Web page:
Dehlia Franklin Castor -
All the refinement of good
taste was exhibited with Georgeannís needle work. Rich colors in the Osage
ribbon work were so strong there could only be respect shown by the
comfortably large group of women who were in attendance at the Mansion on
Grand Avenue that day. The method looked so intricate but was made easy,
by her teaching the secrets of its design. Georgeann worked at every phase
of the dance regalia and maybe for the first time non-Indians were made
hungry for the beauty of that dress. Her sharing of those tiny mystical
ways of turning the fabric into a geometric pattern became a reality and a
possibility to sew.
Dehlia Franklin Castor was
a curator of the museum at the time. Her intelligence, coming from a long
line of educators, was already established. Who knows how far back this
quality was in her family culture. Her own father, Dr. W.W. Franklin, was
a retired superintendent of schools.
It was in and around this
time Maude Chessewalla was teaching the relatively lost art of finger
weaving at the Osage Museum. Dehlia quickly picked up the most difficult
art and taught it to anyone who would sit down long enough to learn. So
many of the belts that were up to that time, only museum pieces could
suddenly be created, again. Maude not only practiced the highly involved
and intricate craft, she made illustrations, drawing of the patterns along
with instructions so anyone with a desire to learn could do so.
It was from these diagrams
Dehlia took her instructions and taught herself. At one time the Ponca as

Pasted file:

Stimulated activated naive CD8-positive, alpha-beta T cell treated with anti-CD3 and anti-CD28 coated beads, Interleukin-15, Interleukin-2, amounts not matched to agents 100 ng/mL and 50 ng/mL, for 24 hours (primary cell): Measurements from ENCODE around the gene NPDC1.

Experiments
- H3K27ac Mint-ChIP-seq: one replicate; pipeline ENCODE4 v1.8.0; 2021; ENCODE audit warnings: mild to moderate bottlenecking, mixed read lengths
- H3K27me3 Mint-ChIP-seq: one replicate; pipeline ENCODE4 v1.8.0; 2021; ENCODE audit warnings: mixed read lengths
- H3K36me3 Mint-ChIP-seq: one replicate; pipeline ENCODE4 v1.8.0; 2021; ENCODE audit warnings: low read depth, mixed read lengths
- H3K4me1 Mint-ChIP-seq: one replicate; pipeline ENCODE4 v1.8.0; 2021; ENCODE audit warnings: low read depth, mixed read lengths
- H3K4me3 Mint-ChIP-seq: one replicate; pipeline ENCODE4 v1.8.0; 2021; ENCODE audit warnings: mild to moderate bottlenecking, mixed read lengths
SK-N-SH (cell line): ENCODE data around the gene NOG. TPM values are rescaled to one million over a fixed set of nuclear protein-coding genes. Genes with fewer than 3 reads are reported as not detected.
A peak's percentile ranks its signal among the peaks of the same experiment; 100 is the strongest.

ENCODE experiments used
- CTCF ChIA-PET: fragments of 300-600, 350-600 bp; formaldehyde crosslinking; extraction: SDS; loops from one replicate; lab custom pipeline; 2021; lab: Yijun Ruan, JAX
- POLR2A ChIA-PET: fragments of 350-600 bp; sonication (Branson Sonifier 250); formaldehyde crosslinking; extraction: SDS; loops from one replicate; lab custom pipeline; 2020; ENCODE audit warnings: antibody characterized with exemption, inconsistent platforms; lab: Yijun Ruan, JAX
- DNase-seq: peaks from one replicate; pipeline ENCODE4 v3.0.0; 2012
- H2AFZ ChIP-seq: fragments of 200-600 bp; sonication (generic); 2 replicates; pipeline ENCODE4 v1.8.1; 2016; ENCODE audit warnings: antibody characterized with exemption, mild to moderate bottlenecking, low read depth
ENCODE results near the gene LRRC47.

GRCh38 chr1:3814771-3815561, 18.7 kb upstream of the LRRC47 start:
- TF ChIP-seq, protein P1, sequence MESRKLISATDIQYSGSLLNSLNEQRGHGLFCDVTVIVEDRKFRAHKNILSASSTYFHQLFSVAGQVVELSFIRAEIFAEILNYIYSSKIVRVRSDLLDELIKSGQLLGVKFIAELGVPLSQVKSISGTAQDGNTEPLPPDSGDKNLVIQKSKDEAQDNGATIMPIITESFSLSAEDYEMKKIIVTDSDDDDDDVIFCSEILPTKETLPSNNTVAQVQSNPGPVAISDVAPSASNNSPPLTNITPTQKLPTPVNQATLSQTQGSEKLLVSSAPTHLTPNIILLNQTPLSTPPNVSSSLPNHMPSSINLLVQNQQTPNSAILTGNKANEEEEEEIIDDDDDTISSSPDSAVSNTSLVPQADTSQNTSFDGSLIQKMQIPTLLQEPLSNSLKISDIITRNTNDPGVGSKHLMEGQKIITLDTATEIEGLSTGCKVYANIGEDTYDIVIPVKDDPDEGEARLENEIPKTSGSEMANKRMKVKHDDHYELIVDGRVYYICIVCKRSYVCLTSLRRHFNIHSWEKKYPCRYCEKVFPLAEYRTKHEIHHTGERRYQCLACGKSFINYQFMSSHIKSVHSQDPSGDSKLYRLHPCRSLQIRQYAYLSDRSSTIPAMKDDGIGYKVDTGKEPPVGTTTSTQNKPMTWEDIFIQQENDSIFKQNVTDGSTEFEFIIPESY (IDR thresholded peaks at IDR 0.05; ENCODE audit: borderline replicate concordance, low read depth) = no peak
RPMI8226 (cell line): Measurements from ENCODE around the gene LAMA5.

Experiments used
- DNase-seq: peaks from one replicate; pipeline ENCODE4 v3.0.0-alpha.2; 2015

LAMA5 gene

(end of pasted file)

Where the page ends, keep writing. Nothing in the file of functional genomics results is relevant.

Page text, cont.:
well as the Osage created strong belts not only for traditional ceremonies
but for binding their swaddled babies onto boards and for holding a load
to a horse. The chevron designs of different colors were certainly
beautiful enough to wear with dance regalia.
When the women of all races
saw the lovely work, without fail, they themselves wanted to reproduce it.
In Oklahoma most all people have Indian blood and if it is only a whisper
or a drop, still it is powerful and its influence upon the mind is
inevitable. There are often latent, hidden wishes for understanding and of
belonging to a deeper part of their being that maybe they only felt but
didnít know existed.
Today, there is a place
remaining in the hearts of Osages who remember the work of Maude
Chessawalla. She and her husband were viciously murdered by an intruder
into their ranch home. Gossip and stories were told of how the men tore
the paneling off the walls, pulled up the carpet to generally destroy
their home while Maude and her husband were bound. She was in her night
clothes. It will never be known how great the loss of Maude Chessawalla
has been to this community. The beauty of her life was cut short but not
before she inspired so many people to return to the precious and rare
crafts of their ancestors.
Velma, too, restored these
aspirations of pride in womenís crafts, creating a new era of
understanding and appreciation that continues today.